Why Do Athletes Need More Iron than the Average Person?

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Why is Iron Important?

Iron is a vital element within the human body. It’s responsible for many necessary functions, primarily through its role in hemoglobin. Hemoglobin is the compound within blood that carries oxygen throughout the body. Athletes tend to use significantly more oxygen than the average person, and they also lose iron at a faster rate. It’s been estimated that athletes need somewhere between 1.3 and 1.7 times the amount of dietary iron than non-athletes, or they could experience iron deficiency. Iron has a whole range of functions in a healthy body, which include:

  • Oxygen Transportation
  • RBC (Red Blood Cell) Production
  • Cellular Energetic Release
  • Immune System Efficiency

Iron Deficiency

Without enough iron in your system, you’ll start to notice a dip in your concentration and energy. You may become irritable and tired as well, due to the lack of oxygen reaching the brain. Iron deficiency happens after a slow process of culminating issues, like poor diet and excessive exercise. You may notice general fatigue, disinterest, and even depression.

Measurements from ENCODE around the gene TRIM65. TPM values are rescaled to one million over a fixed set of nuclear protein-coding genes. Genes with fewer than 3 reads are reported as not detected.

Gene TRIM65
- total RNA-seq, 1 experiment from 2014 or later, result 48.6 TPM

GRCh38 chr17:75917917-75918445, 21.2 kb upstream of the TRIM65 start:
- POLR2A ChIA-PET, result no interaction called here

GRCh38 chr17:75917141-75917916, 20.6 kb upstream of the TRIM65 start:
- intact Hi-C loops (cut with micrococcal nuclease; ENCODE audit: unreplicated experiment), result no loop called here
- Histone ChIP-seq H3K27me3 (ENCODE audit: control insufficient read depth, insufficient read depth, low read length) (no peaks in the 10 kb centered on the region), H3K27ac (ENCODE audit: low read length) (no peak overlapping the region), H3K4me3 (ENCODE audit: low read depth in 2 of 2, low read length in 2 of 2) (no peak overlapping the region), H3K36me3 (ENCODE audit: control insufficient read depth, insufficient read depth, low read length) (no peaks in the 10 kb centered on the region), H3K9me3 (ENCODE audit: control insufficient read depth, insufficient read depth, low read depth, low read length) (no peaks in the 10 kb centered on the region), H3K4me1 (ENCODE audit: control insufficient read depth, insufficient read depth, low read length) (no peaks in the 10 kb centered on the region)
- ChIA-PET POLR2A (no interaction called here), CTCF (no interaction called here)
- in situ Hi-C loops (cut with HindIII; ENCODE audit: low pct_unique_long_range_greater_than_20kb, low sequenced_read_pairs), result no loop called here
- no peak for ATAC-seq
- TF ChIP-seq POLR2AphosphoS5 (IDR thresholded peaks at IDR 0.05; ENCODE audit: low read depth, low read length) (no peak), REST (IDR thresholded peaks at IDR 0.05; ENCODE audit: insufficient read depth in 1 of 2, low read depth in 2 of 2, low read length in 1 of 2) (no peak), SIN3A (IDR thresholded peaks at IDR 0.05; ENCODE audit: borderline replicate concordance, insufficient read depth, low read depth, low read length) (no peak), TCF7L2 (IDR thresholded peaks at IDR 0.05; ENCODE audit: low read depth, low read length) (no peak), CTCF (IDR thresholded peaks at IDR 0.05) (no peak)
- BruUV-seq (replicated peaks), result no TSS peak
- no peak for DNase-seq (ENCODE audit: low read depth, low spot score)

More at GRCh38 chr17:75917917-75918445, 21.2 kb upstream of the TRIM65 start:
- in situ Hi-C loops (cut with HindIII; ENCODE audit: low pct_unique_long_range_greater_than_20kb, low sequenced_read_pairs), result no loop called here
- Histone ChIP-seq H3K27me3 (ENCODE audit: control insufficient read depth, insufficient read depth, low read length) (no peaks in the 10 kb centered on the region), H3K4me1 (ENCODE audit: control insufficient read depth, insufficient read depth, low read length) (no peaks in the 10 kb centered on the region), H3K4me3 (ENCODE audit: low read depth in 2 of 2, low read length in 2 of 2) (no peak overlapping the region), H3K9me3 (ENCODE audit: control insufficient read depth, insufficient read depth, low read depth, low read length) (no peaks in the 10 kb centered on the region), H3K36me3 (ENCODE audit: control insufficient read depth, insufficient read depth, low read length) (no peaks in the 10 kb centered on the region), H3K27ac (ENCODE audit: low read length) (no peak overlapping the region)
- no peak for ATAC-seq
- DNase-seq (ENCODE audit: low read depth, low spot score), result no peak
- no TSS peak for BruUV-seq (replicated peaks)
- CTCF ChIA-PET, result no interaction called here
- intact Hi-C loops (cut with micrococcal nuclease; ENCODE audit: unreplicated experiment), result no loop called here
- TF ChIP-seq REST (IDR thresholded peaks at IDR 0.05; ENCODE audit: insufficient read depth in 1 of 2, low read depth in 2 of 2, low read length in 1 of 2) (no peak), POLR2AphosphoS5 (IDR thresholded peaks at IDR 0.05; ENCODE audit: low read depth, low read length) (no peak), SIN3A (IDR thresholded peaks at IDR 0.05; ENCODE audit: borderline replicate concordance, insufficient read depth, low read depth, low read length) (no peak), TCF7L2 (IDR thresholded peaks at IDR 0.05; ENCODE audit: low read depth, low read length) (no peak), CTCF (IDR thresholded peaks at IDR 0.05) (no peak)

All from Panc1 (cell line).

Athletes at Risk

Athletes not only require more oxygen during their intense exercise sessions, but they also lose more iron through sweat. More red blood cells must be produced to handle to oxygen requirements, and they need iron to function. The simple act of running on a hard surface can cause excessive RBC death, meaning the body has to work harder to produce more, while still carrying heavy oxygen loads. Athletes will often take anti-inflammatory drugs after an exercise session to reduce joint swelling, and those drugs cause iron depletion.

Dietary Iron

Athletes need to pay especially close attention to the things they eat. A diet that includes a proper source of iron is sure to keep an athlete from experiencing any of the symptoms of deficiency, and it will optimize the affects of every workout. Diets that include a variety of lean red meats, seafood, and poultry will certainly boost your blood iron levels, and the dedicated athlete should find several other iron-rich foods to supplement those proteins. For most, too much dietary iron is not a problem, since the body is incapable of absorbing more than it needs. However, there is a small percentage of Caucasians who carry a genetic disorder called hemochromatosis that allows for excessive iron to be absorbed. Athletes who consciously consume enough iron are much more likely to remain in premium physical condition.

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